The killer text

Where we trip up is the reference in Hebrews 13 about placing trust in our spiritual leaders and “submitting to their authority” because they “keep watch over you as those who must give an account.” In other words, we should cooperate with those given the responsibility for caring for us, so that we may fully benefit from their guidance. Similar to the 5th Commandment, “honor your father and mother, so that you may have a long life…”, it is simply a good idea to heed the advice of those with more maturity and experience than us.

And the Apostle Peter describes what thatshould  look like from the perspective of the leaders of religious congregations. “To the elders among you, I appeal as a fellow elder: Be shepherds of God’s flock that is under your care, watching over them — not because you must, but because you are willing, as God wants you to be; not pursuing dishonest gain, but eager to serve; not lording it over those entrusted to you, but being examples to the flock.” (1 Pet 5:1-3)

Spiritual leaders are to be examples to the flock, and we should follow their example. “In the same way, you who are younger, submit yourselves to your elders. All of you, clothe yourselves with humility toward one another, because God opposes the proud but shows favor to the humble. Humble yourselves, therefore, under God’s mighty hand, that he may lift you up in due time. (1 Pet 5:5).

For our own personal and spiritual growth, we should pay attention (“submit”) to the spiritual advice of those with greater maturity: our spiritual elders. But no where do these apostles suggest that that influence and respect apply outside the realm of spiritual development. Like Peter’s words to Ananias and Sapphira, we are under no physical, material, financial or any other obligation to obey religious leaders, other than what is due out of respect and love. Complete personal obedience was never in the picture.

In that regard, our only obligation for total submission is to God. We are his people, his children. We live in his Kingdom. He is our King.

The idea of abject obedience to some person in religious office is contrary to the teaching of Jesus. He taught that the least will be first, the first would be last, and we should serve one another out of mutual love. In a brief moment of power-play when two of his disciples asked to be seated at his left and right hand when the Kingdom came in full, he rebuked them gently. The pagans rule and lord it over each other. But that is not how it was to be in his kingdom. Why then do we choose this loaded word as a characteristic of the godly life?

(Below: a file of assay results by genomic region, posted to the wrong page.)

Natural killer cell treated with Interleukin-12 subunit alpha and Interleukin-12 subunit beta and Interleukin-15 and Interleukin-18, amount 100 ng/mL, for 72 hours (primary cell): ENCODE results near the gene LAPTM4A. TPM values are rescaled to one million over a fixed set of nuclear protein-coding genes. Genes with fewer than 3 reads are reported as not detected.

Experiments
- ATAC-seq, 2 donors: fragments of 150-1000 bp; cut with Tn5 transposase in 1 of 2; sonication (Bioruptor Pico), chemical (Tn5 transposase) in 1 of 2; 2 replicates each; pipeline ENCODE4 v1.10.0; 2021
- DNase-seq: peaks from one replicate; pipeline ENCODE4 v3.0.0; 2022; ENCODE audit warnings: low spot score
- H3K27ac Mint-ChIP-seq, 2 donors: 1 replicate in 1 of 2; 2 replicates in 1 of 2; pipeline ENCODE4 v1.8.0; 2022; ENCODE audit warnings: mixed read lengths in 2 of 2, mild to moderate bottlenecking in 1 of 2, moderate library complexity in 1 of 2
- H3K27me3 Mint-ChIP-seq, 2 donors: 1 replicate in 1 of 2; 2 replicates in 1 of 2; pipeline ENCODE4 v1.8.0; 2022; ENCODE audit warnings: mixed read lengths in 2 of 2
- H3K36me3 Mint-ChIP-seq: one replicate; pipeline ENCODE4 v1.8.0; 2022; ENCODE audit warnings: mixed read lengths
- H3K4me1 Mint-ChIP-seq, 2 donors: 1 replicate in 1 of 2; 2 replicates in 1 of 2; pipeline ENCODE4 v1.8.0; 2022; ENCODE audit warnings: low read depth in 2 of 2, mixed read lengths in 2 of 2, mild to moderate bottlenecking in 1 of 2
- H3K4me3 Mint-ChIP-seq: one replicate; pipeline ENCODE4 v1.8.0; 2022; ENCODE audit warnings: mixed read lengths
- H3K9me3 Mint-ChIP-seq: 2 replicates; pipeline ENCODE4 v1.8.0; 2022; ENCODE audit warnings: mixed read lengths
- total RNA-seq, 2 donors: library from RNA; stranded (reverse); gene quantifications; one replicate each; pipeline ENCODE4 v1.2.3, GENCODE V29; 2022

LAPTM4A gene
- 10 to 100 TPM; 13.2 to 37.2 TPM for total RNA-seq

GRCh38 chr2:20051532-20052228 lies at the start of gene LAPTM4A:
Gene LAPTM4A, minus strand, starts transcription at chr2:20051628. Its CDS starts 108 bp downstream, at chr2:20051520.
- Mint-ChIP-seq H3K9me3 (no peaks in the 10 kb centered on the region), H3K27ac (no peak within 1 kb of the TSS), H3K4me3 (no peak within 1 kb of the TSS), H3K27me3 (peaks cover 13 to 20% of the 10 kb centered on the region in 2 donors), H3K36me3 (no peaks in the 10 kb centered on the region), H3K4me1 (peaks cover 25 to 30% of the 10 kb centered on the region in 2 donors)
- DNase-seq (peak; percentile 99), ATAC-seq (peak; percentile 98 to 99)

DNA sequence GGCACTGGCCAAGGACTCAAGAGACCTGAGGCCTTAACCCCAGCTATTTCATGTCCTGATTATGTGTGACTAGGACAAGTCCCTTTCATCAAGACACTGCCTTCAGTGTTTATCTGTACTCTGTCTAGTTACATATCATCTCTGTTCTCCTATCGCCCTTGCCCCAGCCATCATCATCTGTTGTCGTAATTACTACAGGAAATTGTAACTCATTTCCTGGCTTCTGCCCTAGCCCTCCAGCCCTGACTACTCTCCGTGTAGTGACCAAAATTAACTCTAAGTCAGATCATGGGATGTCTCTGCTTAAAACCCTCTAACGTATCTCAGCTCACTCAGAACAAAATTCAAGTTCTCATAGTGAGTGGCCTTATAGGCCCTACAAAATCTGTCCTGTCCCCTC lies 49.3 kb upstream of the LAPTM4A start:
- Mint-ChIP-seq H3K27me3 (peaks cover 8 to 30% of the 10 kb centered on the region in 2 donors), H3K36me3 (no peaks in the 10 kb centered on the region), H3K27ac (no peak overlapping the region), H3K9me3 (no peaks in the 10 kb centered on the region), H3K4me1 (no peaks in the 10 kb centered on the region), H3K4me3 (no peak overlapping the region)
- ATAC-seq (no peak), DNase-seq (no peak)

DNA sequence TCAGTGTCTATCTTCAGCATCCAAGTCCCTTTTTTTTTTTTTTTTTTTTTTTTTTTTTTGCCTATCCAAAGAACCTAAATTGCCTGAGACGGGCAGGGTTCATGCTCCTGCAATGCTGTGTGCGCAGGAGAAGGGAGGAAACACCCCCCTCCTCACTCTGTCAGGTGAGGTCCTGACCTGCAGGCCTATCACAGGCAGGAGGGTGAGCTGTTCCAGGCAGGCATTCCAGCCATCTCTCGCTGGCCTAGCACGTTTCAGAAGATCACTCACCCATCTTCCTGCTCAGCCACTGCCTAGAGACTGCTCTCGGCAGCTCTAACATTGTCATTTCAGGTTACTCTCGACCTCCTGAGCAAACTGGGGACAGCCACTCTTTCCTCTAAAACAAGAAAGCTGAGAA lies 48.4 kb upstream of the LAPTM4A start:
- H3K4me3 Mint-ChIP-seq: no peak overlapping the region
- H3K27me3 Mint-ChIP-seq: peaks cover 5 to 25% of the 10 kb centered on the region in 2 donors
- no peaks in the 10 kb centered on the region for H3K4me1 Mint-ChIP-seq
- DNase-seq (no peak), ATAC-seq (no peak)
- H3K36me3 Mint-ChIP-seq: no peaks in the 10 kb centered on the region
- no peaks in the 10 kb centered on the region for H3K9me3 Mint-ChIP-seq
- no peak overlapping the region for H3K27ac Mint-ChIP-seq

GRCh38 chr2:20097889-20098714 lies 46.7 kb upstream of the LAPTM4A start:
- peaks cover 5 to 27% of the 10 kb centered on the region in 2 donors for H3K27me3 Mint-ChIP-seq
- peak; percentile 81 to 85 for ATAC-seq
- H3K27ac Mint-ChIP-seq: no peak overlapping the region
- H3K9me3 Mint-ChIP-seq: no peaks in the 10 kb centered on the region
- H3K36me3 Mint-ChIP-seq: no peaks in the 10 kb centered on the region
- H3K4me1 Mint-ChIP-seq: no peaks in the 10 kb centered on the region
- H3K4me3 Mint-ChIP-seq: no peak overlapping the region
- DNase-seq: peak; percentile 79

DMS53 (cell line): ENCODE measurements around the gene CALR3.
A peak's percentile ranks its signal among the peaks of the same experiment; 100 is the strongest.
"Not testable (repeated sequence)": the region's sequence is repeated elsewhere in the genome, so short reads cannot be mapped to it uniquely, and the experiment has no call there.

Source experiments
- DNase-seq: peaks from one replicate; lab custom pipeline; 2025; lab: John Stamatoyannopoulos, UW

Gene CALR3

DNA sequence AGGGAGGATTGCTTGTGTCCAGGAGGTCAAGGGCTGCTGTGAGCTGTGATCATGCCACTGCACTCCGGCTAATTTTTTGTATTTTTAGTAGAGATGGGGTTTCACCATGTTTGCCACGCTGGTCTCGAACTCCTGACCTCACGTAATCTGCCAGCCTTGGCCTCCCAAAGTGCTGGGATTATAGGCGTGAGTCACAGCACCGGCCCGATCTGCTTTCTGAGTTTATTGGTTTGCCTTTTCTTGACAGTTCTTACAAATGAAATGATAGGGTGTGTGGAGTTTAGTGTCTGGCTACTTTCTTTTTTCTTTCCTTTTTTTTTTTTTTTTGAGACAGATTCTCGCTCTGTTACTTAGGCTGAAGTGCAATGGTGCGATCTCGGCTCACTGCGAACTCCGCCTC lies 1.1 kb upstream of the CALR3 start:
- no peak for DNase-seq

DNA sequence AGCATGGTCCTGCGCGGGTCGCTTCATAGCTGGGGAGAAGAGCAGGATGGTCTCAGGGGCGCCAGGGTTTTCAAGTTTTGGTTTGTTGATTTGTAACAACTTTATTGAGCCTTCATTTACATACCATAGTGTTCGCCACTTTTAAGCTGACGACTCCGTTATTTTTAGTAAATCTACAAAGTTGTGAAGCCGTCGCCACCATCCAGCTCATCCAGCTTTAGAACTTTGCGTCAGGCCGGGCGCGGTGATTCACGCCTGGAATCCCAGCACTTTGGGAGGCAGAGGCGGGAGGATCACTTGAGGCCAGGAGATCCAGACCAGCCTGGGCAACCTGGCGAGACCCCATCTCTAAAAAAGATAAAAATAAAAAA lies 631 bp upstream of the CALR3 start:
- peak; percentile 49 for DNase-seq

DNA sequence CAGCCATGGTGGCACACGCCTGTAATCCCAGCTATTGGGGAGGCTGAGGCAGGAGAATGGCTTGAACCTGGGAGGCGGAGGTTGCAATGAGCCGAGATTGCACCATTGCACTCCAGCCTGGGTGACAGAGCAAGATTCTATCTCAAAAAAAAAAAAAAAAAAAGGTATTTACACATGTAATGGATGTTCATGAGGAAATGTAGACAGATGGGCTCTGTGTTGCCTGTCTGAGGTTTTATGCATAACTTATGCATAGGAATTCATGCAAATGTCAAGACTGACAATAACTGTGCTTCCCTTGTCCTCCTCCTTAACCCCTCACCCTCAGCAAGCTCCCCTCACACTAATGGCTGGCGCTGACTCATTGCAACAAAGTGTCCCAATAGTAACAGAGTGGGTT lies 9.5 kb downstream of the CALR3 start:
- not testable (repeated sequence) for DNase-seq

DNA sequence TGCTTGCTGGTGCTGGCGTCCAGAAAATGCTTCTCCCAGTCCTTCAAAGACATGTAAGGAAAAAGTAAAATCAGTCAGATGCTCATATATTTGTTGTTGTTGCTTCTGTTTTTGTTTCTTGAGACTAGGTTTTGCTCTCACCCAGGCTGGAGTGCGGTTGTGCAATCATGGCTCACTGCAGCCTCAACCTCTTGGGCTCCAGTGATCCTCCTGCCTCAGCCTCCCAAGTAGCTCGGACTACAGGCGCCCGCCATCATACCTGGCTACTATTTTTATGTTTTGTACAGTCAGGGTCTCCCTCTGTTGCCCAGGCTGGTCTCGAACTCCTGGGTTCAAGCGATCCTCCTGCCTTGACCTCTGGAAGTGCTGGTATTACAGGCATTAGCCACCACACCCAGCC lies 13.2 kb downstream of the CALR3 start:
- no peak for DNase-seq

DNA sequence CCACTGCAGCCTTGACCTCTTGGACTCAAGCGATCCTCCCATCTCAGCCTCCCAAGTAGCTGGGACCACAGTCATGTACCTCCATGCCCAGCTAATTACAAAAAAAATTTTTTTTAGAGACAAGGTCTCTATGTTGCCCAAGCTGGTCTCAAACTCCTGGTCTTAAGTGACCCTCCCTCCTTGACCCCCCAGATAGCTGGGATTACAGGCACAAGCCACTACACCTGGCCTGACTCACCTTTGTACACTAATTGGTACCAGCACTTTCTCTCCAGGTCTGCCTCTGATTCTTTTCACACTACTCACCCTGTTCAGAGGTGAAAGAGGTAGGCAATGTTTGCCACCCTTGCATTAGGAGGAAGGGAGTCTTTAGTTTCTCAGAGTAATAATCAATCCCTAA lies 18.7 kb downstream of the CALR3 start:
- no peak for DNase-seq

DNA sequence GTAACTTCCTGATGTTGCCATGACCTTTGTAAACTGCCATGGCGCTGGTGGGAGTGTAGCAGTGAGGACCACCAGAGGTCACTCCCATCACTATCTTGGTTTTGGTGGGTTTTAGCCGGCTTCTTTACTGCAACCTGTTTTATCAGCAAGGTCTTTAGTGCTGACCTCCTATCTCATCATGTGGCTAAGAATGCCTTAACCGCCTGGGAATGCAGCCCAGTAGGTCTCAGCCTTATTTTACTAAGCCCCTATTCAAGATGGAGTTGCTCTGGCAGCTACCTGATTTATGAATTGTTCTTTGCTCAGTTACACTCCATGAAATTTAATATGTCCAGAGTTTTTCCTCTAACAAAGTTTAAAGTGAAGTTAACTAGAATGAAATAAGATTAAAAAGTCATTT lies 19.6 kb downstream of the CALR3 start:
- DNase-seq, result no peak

The bottom line here on submission is that we are to treat each other with respect, and give honor where it is due. We are to serve one another, to put others before ourselves. It is a reflection of the grace God has shown us, and we in turn show others.

The bottom line here on submission is that we are to treat each other with respect, and give honor where it is due. We are to serve one another, to put others before ourselves. It is a reflection of the grace God has shown us, and we in turn show others. This is proper behavior for those who recognize the God who created us all in his image, as his children. But it is not about slave-like obedience or surrender of our wills. We are to “submit to one another” out of mutual love — it is not just a one-way street where the flock owes allegiance to the shepherds. We are to serve one another, following the example of Jesus who served his own disciples.

Submission is about recognizing the Godly gifts in each other, honoring each other as brothers and sisters in the family of God, knowing that others are created in the image of God just as we are. If you’ll excuse borrowing imagery from another religion, it is similar to the attitude in the Hindu greeting “Namaste” — a recongition of the divine in each of us. “You have value. I will respect you for who you are.” And that is a far cry from surrendering our wills to the wishes and caprices of those with holy titles.

Peter summarizes the entire range of “submission” responsibility in one quick statement: “Show proper respect to everyone, love the family of believers, fear God, honor the emperor.” With that basic principle in mind, can we please drop that word from our everyday religious vocabulary? To contemporary believers, it is too suggestive of drone-like obedience, too out of step with the humble nature of our faith, and not at all reflective of the reverential respect we owe each other. Treat each other as you would like to be treated, as fellow children of God, and the “submission” part will take care of itself.

photo credit: “Spanish Inquisition”, Claudia Gold via Flickr, cc.

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STEVE SCHMIDT is a teacher at Expressions Church in Oklahoma City. He is a graduate of the seminary at Oral Roberts University in Tulsa, OK, and holds two masters degrees in Biblical Literature and Divinity. He did his doctoral research at the Hebrew University of Jerusalem and at the Jewish Theological Seminary of America in New York.

He is editor of IMPACT Magazine, and blogs here on the Cafe Inspirado column. Plus you can find him making random comments about life on Facebook.